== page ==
- Open the CSV file at the top of the list named “categorylist”. You can open this in Excel, MacOS Numbers, or Google Sheets.
- Erase all the existing information below the first row. Do NOT erase the header names in the first row.
- Add your categories and subcategories to the first two columns.
- Remove any empty rows at the bottom of the list.
- Save the file. (And make a backup!)
Pro tip: do you have multiple clients that use different categorization schemes? Make a copy of the “categorylist” file for each client, then store them side by side. Use a desktop shortcut to jump to the Soundminer folder, and rename the one you want to use that day to “categorylist”. It’s a bit of a clunky solution, but the time saved is worth the effort.
How Assign Custom Soundminer Categories
How can you assign these custom categories to your field recordings?
- Open Soundminer.
- Select the files you’d like to modify.
- Right-click in any column. You’ll see your customized list to the right of the CategoryFull Assign menu item at the top.
- Hover over the category, then the subcategory you want, then click. Both the category and subcategory will be applied to all selected items.
You’ve just saved yourself a lot of time. Use the time you’ve saved to capture more cool field recordings.
Saving Time While Writing Metadata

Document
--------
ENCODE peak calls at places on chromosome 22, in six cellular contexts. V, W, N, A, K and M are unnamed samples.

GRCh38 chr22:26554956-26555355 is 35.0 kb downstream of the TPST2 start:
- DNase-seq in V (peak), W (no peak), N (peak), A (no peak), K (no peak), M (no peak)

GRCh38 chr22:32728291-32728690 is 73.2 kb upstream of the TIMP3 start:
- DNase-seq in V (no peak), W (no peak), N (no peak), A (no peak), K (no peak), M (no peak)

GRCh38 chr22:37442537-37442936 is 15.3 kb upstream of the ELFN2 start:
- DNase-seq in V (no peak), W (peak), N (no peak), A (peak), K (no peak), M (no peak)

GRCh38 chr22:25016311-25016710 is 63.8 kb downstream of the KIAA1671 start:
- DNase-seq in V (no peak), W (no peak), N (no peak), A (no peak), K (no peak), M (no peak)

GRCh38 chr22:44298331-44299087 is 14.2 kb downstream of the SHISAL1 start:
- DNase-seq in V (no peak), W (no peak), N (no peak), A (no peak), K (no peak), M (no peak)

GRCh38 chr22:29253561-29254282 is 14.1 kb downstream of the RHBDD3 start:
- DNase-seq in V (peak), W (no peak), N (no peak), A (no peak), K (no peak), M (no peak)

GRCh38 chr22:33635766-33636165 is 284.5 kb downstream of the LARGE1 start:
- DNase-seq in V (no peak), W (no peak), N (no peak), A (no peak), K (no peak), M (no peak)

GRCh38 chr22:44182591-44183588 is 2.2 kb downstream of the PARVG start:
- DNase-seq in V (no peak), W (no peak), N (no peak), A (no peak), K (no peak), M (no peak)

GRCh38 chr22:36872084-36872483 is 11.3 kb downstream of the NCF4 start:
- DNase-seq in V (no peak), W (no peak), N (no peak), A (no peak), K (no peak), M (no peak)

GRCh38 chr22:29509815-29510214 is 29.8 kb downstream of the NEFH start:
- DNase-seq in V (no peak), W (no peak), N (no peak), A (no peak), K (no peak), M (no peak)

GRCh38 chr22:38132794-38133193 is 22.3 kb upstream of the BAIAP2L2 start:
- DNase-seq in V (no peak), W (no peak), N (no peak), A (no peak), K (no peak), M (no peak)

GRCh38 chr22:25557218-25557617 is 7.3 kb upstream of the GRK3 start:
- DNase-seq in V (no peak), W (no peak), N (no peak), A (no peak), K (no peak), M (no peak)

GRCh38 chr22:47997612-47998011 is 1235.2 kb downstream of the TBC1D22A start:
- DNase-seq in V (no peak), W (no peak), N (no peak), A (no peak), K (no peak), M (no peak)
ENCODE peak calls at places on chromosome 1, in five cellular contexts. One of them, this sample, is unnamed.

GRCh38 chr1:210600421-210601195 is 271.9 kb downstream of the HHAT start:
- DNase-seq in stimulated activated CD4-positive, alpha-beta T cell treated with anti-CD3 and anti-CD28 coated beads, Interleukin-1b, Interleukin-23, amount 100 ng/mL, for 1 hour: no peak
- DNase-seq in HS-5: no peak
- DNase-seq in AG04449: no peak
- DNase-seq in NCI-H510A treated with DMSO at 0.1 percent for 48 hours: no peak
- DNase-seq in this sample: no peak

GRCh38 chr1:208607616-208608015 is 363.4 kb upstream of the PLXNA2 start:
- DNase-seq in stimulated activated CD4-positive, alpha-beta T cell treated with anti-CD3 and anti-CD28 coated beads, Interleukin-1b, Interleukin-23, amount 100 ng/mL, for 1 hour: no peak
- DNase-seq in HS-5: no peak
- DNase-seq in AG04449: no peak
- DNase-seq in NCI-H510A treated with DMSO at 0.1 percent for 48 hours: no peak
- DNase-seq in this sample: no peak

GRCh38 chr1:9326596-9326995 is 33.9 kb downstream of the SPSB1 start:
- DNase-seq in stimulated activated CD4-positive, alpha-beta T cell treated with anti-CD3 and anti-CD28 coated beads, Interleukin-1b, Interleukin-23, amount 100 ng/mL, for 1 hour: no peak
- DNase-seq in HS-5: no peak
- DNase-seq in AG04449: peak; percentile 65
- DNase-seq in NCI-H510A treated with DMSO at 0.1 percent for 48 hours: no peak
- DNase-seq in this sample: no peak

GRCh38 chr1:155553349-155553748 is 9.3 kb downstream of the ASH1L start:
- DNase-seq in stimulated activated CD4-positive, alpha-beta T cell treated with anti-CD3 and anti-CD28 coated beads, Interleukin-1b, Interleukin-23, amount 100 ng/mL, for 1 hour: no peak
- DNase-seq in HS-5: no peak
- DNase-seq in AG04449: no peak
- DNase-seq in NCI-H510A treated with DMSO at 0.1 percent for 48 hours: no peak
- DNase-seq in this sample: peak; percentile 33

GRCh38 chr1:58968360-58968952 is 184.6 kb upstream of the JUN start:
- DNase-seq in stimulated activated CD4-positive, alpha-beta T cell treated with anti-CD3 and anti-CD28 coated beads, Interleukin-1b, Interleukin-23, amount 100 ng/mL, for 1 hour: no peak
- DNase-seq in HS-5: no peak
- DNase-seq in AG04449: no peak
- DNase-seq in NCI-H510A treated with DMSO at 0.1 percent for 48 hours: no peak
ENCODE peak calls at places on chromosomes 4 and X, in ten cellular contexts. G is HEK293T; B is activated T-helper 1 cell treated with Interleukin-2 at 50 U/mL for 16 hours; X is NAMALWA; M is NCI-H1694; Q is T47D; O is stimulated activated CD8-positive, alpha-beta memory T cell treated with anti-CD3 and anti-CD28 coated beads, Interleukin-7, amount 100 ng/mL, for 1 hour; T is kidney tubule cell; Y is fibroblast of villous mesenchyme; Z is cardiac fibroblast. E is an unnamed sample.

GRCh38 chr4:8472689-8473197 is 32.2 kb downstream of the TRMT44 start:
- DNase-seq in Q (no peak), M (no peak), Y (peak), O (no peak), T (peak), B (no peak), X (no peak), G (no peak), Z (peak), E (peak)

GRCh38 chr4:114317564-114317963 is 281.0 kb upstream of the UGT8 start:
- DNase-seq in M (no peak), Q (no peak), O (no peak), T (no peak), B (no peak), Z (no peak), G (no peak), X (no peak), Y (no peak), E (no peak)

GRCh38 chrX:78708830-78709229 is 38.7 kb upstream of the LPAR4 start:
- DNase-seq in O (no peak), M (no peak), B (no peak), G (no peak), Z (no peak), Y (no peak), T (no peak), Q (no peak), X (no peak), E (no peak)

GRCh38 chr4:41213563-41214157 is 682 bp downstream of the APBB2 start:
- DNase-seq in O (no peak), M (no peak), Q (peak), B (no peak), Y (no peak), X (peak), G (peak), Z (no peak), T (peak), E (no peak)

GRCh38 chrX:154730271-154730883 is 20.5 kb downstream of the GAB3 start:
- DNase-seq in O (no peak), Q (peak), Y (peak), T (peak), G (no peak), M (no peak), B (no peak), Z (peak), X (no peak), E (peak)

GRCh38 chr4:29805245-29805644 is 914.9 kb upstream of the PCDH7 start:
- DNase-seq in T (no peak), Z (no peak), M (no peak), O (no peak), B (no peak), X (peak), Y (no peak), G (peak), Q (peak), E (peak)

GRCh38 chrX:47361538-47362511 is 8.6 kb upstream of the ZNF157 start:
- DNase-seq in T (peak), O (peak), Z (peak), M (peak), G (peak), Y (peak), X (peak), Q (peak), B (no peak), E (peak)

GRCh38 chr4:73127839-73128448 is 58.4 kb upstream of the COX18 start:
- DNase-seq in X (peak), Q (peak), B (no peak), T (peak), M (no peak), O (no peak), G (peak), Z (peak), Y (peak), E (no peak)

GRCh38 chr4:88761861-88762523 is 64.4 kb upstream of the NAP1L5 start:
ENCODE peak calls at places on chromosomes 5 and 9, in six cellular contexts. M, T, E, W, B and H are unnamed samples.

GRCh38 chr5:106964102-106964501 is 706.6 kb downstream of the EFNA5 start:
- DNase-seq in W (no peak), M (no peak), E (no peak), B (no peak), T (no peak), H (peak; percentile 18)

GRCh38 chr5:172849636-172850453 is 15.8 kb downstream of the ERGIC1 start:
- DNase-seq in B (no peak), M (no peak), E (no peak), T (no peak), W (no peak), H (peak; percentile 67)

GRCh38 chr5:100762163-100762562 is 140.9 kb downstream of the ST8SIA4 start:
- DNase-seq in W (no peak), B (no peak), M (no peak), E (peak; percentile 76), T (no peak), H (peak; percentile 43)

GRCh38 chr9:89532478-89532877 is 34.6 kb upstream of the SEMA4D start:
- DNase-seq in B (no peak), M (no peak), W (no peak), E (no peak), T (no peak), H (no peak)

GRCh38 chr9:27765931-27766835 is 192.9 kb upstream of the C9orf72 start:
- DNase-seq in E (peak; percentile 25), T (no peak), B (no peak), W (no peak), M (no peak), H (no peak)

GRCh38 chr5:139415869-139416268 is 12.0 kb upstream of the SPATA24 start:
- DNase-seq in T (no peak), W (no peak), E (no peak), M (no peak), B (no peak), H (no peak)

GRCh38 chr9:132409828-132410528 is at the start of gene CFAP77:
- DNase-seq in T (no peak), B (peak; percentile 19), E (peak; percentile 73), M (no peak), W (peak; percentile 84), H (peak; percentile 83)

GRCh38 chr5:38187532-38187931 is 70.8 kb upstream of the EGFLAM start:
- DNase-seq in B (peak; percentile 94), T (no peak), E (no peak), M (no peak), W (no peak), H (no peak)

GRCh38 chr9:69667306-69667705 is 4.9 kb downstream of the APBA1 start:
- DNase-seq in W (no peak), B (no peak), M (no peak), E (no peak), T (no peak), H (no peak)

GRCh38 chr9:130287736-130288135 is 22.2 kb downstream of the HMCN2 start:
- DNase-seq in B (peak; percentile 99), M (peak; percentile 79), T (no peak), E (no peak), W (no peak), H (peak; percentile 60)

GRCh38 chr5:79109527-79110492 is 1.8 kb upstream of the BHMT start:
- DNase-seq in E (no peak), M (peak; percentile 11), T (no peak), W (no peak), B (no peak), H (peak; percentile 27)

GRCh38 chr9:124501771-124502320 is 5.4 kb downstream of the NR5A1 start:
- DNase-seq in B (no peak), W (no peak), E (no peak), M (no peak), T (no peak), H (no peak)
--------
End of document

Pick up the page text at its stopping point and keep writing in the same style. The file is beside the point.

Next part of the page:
Writing metadata is time-consuming effort. Of course, it’s easy to just add any text and hope for the best. As earlier articles have mentioned, the best, most helpful metadata is both accurate and unique. Generic metadata invites generic search results. That won’t help your users. Instead, it is specific data that aids users in finding the precise sound they need with little effort.
This Soundminer shortcut takes the pain out of writing metadata. With custom categories, you can ensure your clients’ specific needs will be met without sacrificing your own metadata workflow. Give it a shot!
Learn more about sound effects metadata:
- An Introduction to Sound FX Metadata 1 – The Basics. Understanding how metadata works with field recordings and sound clips.
- An Introduction to Sound FX Metadata 2 – Beneath the Surface. Why sound fx metadata is used, and best practices for applying it.
- An Introduction to Sound FX Library Categorization – The Basics. Why sort field recordings? This article shares the answer and explains how to get started.
- 13 Lucky Tips & Tricks for Sound FX Library Categorization. Introduces a philosophy behind creating a usable category list.